Tips for learning Japanese for free?
I've been learning Japanese for a few months, and I have been using Duolingo, Lingodeer, and Tae Kim's Guide to Japanese for the most part. Are there any tips I can get for learning faster and more efficiently to become eventually fluent in basic conversation? Many thanks ^^
I do not believe but you do not find that Japanese is a difficult language to learn?
All free: Jisho.org (dictionary)（＊） Wasabi-jpn.com（＊） Learn Japanese Adventure（＊） Quizlet (or any flashcard app)（＊） Iknow!('s) Japanese core vocabularies (1000, 2000, 3000, 4, 5, and 6)（＊） Nihongo Shark（＊） Maggie Sensei（＊） The Ultra Handy Japanese Verb Conjugator（＊） (Japaneseverbconjugator.com) - Seriously, this is great（＊） Japanese-online.com（＊） NHK News EASY（＊） Japanese4you.com（＊） 50languages.com - mostly a vocabulary site with quality pronunciation. I'm obsessed with their Korean voice!!（＊） Nihongokudasai (Japan'easy)（＊） Japanese Ammo With Misa (Youtuber)（＊） Tofugu（＊） Yahoo - may be crazy, but you get pretty good answers（＊） Japanese StackExchange - great people to ask questions to as well（＊） Thoughtco - Not a bad source（＊） Kawakawa learning studio - their articles are free, not sure about the rest（＊） Annnddd that last one off the top of my head I can recall... Learn Japanese Language Online (Japaneselearningonline.com)（＊）
Enjoy :). Hope this helps you!
They are! Don't be afraid to venture out though, I've used other sites but can't recall their names.
It won't format right so those（＊） are spaces. I also just remembered NHK Easy Japanese too!
Actually, the best way to learn Japanese is to read and listen to correct Japanese every day.... and understand what you read and listen to. you might want to spent a lot of time listening to the language even if you don't understand, just to get accustomed to Japanese pronunciations. This is call lenguage acquisition.
Watch this video for more details https://m.youtube.com/watch?v=J_EQDtpYSNM
i do not have tips of japonesse but i would like to ask you something. Would you like to create a course of japonesse for spanish speakers?
You could follow the Suggested Guide for Japanese Literacy. (SGJL) https://forum.koohii.com/thread-13875.html to get through all the basics.
Or use the anki decks for Remembering the Kanji vol.1 and Core 6k vocabulary deck, while practicing grammar with Tae Kim, duo and Lingodeer. To the point when you feel you’ve learned enough basics, maybe 2-3k vocab and 800-1000 kanji and all grammar of tae kim at least.
What I’m doing myself is Remembering the Kanji vol.1 (RTK 1) to learn 2200 kanji (including all common use 2136 Jouyou kanji) and I’m finishing it in 4 days. After that I will focus on the Core 6k vocab deck (takes about 12 months to finish) which utilizes roughly ~1600 of those 2200 RTK 1 kanji, and some other non-RTK1 but frequent kanji, for grammar I will finish Tae Kim and then move on to N3 - N2 textbooks, utilizing imabi as well. As soon as I feel confident enough to use native material, other than the easy ones, I will rely on them to get past Intermediate N3-N2, to advanced / fluency. So, shortly, my plan is to achieve N2 level understanding in about a year to year and a half, then it takes maybe 3-7 years to achieve fluency, depends on how hard I study.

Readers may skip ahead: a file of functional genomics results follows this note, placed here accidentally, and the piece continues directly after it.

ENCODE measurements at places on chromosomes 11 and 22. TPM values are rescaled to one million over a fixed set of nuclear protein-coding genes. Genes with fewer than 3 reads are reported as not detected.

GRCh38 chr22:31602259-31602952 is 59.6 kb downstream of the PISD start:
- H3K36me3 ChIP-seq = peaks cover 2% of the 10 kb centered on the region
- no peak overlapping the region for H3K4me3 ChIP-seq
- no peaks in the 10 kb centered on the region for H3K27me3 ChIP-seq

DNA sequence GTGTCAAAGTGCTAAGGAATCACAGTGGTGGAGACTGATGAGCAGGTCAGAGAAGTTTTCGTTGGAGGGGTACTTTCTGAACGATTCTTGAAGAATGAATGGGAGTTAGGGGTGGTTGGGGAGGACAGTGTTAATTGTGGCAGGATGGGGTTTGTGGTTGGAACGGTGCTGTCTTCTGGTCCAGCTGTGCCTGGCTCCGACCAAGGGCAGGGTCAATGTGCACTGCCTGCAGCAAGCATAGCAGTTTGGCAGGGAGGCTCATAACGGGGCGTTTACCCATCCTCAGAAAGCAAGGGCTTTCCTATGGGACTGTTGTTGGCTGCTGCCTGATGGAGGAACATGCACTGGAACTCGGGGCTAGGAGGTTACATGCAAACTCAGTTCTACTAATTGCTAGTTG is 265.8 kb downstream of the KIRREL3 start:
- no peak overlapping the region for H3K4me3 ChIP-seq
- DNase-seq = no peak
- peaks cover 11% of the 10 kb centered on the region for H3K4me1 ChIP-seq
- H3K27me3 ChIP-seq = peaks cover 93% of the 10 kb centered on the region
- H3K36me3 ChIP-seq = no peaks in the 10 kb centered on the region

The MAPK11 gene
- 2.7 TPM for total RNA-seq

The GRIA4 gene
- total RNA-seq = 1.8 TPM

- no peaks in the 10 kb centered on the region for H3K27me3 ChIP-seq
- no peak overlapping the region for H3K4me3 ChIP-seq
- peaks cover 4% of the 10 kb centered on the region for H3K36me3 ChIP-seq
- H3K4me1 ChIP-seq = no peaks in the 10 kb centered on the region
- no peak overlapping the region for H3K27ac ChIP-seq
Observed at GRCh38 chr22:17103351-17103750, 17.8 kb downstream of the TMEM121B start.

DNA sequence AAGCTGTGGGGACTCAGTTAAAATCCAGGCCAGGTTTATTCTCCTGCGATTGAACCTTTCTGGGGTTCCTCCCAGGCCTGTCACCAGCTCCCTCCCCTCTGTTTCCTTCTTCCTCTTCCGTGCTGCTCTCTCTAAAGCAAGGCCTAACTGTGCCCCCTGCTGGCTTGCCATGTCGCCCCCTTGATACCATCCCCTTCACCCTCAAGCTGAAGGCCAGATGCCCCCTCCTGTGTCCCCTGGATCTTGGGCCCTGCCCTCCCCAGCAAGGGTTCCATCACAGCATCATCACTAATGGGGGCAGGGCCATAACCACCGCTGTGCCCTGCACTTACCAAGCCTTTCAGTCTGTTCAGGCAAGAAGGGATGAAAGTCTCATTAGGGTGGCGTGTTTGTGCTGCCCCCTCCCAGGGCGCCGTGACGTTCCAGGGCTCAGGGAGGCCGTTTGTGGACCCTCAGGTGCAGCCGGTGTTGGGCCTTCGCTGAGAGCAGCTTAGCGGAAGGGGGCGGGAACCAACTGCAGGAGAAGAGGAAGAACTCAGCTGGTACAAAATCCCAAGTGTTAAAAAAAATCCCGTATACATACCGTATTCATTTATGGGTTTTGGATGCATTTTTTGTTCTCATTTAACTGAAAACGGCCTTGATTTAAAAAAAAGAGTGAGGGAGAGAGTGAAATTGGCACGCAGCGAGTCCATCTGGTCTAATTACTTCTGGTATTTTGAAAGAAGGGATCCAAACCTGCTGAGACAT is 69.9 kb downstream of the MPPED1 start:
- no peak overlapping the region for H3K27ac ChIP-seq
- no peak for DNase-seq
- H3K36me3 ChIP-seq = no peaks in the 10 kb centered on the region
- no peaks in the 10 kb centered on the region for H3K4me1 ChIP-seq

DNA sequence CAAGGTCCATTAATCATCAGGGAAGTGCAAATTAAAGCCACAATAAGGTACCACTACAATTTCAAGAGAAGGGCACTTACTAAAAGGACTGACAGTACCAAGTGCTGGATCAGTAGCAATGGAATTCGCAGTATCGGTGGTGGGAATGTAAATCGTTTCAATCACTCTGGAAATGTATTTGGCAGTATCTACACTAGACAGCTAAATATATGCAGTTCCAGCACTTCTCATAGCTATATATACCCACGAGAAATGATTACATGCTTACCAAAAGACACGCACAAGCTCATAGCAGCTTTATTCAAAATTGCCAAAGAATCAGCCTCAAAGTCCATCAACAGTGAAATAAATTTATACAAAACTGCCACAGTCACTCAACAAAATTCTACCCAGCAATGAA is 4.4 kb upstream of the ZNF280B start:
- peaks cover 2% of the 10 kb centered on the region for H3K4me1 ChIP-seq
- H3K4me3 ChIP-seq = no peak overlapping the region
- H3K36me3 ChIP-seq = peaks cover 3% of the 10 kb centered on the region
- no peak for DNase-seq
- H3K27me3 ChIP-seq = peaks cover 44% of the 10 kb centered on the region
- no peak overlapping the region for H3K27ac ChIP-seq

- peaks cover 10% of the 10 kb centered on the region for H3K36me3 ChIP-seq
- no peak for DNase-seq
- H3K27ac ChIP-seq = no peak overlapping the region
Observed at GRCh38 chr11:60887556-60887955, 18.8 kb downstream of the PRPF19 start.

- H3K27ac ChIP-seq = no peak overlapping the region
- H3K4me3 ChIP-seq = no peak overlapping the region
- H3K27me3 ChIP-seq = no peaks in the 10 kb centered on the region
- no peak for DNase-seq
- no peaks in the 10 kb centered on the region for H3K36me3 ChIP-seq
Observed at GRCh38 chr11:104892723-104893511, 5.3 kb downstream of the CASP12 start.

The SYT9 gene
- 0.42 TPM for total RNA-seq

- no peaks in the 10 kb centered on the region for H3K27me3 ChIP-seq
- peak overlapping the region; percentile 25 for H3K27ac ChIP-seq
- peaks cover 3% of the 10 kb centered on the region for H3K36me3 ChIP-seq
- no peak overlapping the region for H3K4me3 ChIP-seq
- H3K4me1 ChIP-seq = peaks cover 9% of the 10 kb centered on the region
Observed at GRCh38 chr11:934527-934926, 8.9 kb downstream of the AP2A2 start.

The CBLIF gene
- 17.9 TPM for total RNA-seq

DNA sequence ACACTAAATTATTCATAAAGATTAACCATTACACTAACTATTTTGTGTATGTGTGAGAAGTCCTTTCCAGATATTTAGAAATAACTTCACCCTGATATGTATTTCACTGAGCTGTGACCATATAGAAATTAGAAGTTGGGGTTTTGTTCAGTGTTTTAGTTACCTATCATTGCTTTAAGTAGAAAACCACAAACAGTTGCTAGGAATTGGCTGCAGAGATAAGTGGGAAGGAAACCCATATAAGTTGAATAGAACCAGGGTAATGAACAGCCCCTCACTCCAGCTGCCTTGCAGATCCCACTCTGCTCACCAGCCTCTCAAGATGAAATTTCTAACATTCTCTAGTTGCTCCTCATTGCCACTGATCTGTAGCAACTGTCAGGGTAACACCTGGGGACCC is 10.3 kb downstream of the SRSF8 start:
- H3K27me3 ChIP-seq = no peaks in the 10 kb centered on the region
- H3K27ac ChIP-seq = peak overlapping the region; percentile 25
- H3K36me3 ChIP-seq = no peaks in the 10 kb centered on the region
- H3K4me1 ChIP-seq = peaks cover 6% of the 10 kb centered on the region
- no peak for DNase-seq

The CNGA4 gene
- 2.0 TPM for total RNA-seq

Some crazy hard workers have gotten to N1 in about a year. Nothing’s impossible.
This is really insightful. Can you provide links to resources you used (other than Tae Kim's guide)? I really want to become fluent one day and I feel like I have the drive to learn, I just need the resources. ありがとうございます!
Here’s a guide to set up anki and the anki deck for core 6k vocabulary. https://djtguide.neocities.org/anki.html From the same guide https://djtguide.neocities.org/guide.html, you can find other useful tips, check the section for "benefits and drawbacks of isolated kanji study" to learn more about rtk and the anki deck.
すごい! Thanks a bunch, I'll try out Remembering the Kanji and the other materials you recommended ^^
For more free grammar, https://www.imabi.net is a good resource to utilize when you want/need more technical in-depth explanations for grammar. Usually Tae Kim is great way to get a feel to the grammar points, and then if you find something that you don’t quite get, Imabi will break it down for you. It should also cover a lot more grammar than the basics that Tae Kim teaches.
Edit. No problem, you’re welcome.
The "Kana School" app is really great for learning Hiragana and Katakana. I love and use all the resources you named, but I also love the "Japanese from Zero" book too. It's great for slowly integrating hiragana and katakana into your vocabulary while teaching grammar and interesting facts about Japan as well. Youtube is also such a great resource, like Japanesepod101. They have so many videos for learning Japanese.
I think memrise is a really useful tool to increase your vocabulary. Duo is more useful for grammar but it only teaches a very limited number of words (~2000 words in other languages, not sure about the japanese course).
So far I find it makes a lot of sense. Although it’s hard because you are learning a new writing system but the actual structure and flow of the language is beautiful and kind of chill in a way. My favorite thing is that they don’t really use her, he, she, or him, as much, but rather if the person is already implied then they just keep it rolling. I heard on the Japanese from Zero YouTube videos that it’s like a tennis match, once the ball is served you just keep it going until it’s no longer in play. So once the topic or subject is set for a conversation you just keep going until a new topic/subject needs to be introduced. It’s definitely such a cool and beautiful language
I think it's hard, but anyone can learn it if they put the time and dedication into it!